Western horror filmmakers have had a rough go at adapting their far-eastern counterpart’s films for “American” consumption. With the exception of The Ring (and, to a lesser extent, The Grudge), it’s always seemed that something’s been lost in translation when it comes to English remakes of Asian horror hits, and, while I wish I could say Eric Valette’s remake of Takashi Miike’s “One Missed Call” bucks this trend, it’s unfortunately one of the least effective adaptations yet.
A group of seemingly disparate young people are receiving disturbing phone messages from themselves from a few days in their future. In these messages – received on their cell phones and accompanied by a spooky signature ringtone - the victims hear what sounds like their last moments before their own deaths, and, sure enough, when said time of call rolls around, they are snuffed out by a vengeful spirit who makes their deaths look accidental (save for the fact that all of the victims spit out a red gob of hard candy upon their demise). Shannyn Sossamon stars as Beth, a young student who’s recently lost two of her friends to this phenomenon. Beth discovers that the one common thread turns out to be the fact that future victim’s phone numbers are stored in the deceased’s phones, and, when one of her friends seemingly “falls” in front of a train, Beth receives her call from her future self. With only a matter of days to save herself, Beth enlists the aid of Jack Andrews (Ed Burns) - a cop whose sister was the first victim of this otherworldly killing spree – and the two race against time to find a way to assuage the wrath of this tech savvy ghost.
One Missed Call is a bit of a train wreck, but, to be fair, the film it’s based on – Miike’s Chakushin Ari – wasn’t a particularly good film to begin with. Miike’s original was a far cry from his gonzo gore-drenched “new wave” style, and, on the surface, seemed to be the director’s attempt at crafting a slick, commercial, and, ironically, Americanized - “hit”. The result was a mishmash of Asian horror contrivances, borrowing from everything from Ringu to Ju-on to Scream. Still, with Miike’s film, it seemed as though the director was poking a bit of fun at the genre. Valette’s adaptation, however, is no laughing matter – at least not intentionally. Sadly, the film isn’t particularly scary, either, relying far too much on the gimmick of the victim’s CGI “hallucinations”. What we’re left with is a less than competent remake of an already less than competent original film that’s virtually devoid of effective scares or any sense of compelling drama. Yeah, it’s pretty much a stinker.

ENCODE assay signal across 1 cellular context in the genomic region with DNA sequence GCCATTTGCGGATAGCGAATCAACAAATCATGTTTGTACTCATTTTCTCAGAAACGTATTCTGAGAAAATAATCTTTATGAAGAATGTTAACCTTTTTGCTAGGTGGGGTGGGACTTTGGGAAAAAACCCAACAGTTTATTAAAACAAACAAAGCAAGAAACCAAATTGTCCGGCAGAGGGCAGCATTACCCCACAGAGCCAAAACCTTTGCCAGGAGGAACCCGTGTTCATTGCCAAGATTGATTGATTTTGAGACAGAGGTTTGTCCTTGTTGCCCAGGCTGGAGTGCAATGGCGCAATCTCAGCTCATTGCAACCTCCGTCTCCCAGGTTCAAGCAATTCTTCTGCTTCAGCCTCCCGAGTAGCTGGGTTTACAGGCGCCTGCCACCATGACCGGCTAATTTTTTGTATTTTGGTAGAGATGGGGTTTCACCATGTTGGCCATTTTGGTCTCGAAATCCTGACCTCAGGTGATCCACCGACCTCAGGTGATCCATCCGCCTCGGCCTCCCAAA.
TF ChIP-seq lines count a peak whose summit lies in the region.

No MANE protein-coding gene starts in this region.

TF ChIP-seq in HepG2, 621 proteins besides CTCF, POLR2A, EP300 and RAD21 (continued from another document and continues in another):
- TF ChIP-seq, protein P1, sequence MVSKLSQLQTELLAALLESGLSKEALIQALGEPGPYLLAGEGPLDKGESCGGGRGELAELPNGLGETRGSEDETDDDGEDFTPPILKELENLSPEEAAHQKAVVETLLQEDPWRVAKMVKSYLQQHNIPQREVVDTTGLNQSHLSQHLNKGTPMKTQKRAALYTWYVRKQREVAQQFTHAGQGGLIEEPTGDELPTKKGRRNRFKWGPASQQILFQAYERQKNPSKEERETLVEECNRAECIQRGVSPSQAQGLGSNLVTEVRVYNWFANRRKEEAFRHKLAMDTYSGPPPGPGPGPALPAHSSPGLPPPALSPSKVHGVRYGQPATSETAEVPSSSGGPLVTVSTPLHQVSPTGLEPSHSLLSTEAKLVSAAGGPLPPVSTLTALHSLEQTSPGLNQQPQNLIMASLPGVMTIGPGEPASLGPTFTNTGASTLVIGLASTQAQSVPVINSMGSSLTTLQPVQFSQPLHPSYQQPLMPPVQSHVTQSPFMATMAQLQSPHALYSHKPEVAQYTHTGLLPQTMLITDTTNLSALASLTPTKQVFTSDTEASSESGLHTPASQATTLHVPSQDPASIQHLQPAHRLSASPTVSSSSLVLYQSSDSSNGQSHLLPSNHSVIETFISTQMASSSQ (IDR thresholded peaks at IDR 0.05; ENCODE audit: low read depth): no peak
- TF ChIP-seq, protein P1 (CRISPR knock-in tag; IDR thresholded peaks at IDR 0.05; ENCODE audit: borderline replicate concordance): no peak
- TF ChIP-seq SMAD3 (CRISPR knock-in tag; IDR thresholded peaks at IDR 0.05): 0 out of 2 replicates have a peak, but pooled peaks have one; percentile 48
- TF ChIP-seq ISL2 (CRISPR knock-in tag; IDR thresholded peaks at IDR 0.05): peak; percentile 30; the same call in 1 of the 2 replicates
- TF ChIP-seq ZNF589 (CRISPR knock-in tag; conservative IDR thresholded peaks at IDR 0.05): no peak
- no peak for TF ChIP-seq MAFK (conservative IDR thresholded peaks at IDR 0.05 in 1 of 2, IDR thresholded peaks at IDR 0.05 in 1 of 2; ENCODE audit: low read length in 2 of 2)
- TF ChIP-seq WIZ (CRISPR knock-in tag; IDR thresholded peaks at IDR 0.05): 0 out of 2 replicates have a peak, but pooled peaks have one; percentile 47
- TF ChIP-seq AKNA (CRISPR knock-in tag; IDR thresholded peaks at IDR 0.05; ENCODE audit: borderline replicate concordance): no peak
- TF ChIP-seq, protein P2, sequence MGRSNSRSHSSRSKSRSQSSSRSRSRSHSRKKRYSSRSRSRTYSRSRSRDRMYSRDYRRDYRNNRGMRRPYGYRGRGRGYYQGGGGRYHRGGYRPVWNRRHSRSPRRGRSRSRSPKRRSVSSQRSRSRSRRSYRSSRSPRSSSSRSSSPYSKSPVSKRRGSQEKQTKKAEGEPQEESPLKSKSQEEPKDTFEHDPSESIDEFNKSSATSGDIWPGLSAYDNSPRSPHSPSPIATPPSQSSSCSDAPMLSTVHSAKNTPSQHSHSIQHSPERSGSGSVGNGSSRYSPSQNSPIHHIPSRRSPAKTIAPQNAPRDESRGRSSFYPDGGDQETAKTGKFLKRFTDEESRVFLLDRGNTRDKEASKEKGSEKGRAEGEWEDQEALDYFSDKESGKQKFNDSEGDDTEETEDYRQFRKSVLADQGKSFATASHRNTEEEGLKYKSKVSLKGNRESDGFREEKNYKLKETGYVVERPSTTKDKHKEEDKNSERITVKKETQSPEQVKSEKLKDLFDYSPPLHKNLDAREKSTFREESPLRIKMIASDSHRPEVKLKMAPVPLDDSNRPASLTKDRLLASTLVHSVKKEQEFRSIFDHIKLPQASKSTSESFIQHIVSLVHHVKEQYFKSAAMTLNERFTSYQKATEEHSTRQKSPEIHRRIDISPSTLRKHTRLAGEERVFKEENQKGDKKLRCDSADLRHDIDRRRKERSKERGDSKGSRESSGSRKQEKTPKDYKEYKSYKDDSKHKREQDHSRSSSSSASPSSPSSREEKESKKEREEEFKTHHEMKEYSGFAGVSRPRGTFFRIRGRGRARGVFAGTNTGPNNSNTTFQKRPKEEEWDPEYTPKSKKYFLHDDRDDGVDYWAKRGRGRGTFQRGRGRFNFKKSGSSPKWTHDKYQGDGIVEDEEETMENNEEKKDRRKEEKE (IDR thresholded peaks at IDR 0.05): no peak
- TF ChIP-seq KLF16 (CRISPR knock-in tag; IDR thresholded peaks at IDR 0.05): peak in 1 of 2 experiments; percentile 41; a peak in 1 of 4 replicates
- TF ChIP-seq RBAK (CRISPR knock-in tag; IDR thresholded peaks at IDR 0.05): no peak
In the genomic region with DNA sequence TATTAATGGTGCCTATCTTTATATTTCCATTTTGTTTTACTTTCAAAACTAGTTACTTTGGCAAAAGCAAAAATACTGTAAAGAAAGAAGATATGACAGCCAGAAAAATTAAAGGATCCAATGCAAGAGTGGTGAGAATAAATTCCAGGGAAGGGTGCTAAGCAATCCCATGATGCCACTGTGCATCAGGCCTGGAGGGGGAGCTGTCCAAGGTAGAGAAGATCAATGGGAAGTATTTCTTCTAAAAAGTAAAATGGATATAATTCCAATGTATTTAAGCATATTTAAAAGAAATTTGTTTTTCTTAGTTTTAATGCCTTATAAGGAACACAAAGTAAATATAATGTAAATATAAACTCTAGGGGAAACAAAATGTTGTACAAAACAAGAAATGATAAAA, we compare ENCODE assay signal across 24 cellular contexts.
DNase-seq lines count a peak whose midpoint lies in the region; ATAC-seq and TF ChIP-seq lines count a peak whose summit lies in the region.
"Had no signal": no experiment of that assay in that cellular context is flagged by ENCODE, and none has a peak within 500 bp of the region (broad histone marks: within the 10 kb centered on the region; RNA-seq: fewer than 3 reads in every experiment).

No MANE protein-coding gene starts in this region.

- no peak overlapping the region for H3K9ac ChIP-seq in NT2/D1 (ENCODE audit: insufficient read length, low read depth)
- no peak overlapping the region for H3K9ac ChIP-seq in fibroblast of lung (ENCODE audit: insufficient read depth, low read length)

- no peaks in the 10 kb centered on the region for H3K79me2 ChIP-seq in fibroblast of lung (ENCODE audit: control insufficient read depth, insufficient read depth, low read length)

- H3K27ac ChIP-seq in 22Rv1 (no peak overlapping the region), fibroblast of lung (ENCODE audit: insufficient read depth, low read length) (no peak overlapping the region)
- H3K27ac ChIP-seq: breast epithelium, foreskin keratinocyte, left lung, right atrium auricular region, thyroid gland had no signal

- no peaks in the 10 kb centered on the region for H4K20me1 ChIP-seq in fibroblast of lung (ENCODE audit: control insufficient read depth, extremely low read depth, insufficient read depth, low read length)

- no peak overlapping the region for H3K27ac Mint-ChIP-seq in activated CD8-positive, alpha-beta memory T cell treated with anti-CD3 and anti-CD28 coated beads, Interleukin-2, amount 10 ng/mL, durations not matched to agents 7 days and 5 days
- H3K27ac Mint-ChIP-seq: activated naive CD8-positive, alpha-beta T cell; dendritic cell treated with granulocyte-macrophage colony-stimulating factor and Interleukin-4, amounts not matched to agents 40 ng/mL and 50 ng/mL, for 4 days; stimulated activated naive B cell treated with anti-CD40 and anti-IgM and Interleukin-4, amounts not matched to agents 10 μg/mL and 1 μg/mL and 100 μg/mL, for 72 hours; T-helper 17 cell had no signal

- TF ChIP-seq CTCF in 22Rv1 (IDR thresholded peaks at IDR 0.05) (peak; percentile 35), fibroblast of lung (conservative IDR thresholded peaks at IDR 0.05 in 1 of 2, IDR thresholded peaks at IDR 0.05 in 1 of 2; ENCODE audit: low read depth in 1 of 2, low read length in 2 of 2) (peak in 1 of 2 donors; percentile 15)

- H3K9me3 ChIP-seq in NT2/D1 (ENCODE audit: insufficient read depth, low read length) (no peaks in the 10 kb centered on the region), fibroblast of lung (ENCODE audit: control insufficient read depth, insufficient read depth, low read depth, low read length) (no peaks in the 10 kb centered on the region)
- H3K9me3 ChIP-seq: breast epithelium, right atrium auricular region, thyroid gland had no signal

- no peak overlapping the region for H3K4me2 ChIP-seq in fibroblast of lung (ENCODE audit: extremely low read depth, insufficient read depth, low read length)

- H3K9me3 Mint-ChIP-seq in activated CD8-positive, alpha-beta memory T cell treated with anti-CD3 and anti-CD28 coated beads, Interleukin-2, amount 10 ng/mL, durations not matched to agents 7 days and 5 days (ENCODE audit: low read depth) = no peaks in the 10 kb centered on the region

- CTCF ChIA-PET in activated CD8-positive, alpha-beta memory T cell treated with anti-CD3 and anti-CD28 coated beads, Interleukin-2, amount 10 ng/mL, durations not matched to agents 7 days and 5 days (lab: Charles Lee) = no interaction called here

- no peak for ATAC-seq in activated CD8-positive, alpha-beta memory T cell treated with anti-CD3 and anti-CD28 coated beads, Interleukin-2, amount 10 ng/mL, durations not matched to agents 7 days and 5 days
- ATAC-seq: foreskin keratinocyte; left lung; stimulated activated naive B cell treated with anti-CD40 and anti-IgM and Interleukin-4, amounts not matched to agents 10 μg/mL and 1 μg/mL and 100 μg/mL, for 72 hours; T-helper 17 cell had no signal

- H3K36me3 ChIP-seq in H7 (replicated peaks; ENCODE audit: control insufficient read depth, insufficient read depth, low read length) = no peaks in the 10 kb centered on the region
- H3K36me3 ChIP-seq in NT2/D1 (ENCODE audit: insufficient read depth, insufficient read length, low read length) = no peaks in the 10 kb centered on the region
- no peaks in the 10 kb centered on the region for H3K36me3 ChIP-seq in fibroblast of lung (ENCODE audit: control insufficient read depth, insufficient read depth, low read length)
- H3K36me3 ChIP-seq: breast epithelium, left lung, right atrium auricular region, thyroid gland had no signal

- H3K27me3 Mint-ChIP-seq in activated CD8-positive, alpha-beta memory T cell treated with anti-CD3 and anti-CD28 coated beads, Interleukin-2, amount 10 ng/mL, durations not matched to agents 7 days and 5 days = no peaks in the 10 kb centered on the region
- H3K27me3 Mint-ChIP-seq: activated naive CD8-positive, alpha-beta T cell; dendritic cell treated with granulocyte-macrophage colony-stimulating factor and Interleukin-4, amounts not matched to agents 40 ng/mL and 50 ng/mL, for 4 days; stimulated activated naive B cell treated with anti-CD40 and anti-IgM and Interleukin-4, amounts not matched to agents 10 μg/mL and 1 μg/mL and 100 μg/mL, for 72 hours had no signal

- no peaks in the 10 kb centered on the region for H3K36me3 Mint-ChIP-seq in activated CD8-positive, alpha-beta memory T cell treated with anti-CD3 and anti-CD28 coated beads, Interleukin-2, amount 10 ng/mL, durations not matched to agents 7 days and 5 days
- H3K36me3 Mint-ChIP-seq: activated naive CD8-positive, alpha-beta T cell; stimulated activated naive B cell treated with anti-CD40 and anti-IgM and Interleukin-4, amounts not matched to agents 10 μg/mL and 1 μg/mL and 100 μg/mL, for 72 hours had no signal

Warner presents One Missed Call in a fairly solid 1.85:1 VC-1 HD transfer that suffers from the occasional bouts of softness, but is otherwise quite vivid and three dimensional. I did notice some artifacting during an exceptionally dark sequence toward the film’s conclusion, but it was only a brief instance.
The Dolby True HD soundtrack is crisp and robust but, in terms of spatial imaging, rather flat, with very little going on in the mix to truly envelop the listener.
There are absolutely no supplements on this Blu-ray, which arrives in stores day-and-date with an equally barebones DVD release. There's not much love goin' round for One Missed Call, it seems.
Everything about this release of One Missed Call on Blu-ray reeks of the studio’s disappointment with this film, from the lackluster HD transfer to the total lack of any extras whatsoever. If you’re a hardcore horror fanatic who has completely exhausted all other offerings in the Blu format, then maybe – just maybe – you’ll want to give this one a rental, but, otherwise, this is one particular call you’re better off missing.